Transhumanism is a way of thinking about the future that is based on the premise that the human species in its current form does not represent the end of our development but rather a comparatively early phase.
This kind of idea seems to generate great controversy, as is apparent from the comments to his video on TED’s website. However, it is interesting to think of it as a fact — the fact that we are changing who we are and what we do through technology. In an important sense Bostrom isn’t trying to impose an agenda. He is pointing the facts.
It is much more constructive to join him in debating the ethical consequences of this fact, and thus guarantee the “humanism” in “transhumanism”, than arguing that we should somehow prevent it from happening.
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The problem of death, as stated by Bostrom, seems to have particularly inspired debates. I think I can understand both sides of the discussion.
Death is a natural phenomenon which is not in itself bad or good. It is a problem from an individual point of view, but from the point of view of our species the only important thing is continued reproduction. From a species perspective death is in fact essential: heredity and variation are at the heart of evolution’s capacity to adapt, and these processes can only happen (in a region of limited resources) with death. But we should be careful attributing “values” to a biological species when in reality evolution is a blind random process. Our genes don’t “want” to reproduce, they just happen to reproduce.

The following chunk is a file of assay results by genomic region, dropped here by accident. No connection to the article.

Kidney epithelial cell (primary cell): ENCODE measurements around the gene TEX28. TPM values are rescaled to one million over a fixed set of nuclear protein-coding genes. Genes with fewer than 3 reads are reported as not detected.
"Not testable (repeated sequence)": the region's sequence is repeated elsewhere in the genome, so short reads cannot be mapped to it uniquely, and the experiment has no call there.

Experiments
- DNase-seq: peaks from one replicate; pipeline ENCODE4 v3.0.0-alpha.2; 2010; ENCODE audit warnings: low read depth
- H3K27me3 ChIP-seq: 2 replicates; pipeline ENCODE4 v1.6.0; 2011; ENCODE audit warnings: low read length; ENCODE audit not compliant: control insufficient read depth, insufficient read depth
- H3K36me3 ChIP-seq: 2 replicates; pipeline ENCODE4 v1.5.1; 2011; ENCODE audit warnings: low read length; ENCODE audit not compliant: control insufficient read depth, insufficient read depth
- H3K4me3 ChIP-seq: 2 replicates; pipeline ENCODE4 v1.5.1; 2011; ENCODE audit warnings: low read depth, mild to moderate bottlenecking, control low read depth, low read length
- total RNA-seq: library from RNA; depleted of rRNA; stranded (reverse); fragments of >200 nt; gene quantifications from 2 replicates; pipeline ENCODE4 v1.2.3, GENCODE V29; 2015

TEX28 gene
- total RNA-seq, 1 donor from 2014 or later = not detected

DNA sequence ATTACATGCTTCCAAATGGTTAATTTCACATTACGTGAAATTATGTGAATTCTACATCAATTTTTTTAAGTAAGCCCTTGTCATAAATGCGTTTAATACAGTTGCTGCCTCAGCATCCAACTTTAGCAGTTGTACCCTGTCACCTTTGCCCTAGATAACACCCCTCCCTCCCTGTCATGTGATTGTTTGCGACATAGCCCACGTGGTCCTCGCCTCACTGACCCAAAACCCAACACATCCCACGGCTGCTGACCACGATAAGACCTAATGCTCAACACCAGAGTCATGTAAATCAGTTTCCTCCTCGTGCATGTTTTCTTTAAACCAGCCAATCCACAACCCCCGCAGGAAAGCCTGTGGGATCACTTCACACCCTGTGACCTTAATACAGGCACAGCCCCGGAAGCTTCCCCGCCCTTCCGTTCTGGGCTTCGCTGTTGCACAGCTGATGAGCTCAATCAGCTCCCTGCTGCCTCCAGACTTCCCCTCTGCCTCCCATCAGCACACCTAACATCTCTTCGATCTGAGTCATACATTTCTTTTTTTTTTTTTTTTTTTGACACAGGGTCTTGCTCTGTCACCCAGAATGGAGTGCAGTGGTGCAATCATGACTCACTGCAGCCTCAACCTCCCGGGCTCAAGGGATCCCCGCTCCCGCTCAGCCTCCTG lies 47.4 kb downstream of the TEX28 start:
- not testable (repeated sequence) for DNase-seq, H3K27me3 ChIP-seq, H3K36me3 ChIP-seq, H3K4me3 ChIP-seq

But in an individual scale death is in fact a big, big problem. A problem is the difference between what one has and what one wants, and most of us would want to live happy, long (even if not eternal) lives. Fear of death is encoded in our genes. This is not a judgement of value, but a statement of fact.
The solution to the problem of death, however, may be arguable. Extension of lifespans through technology is a solution. Acceptance of death as a natural phenomenon, through a process of deconstruction of the ego, or whatever means, is another solution. Debating which is *the best* solution is pointless. Both should be pursued to the extent that they are helping people achieve what they want.
I think most of all, if looked upon with an open, unprejudiced mind, Nick Bostrom’s worldview is essentially optimistic. It is a world view that imagines the possibility that we can all be happier and more fulfilled than anyone ever thought possible. If we are open to discuss how to achieve that, and allow freedom for each individual to pursue happiness as they see fit, even if through unconventional means, we will have made a big step towards becoming more human than ever.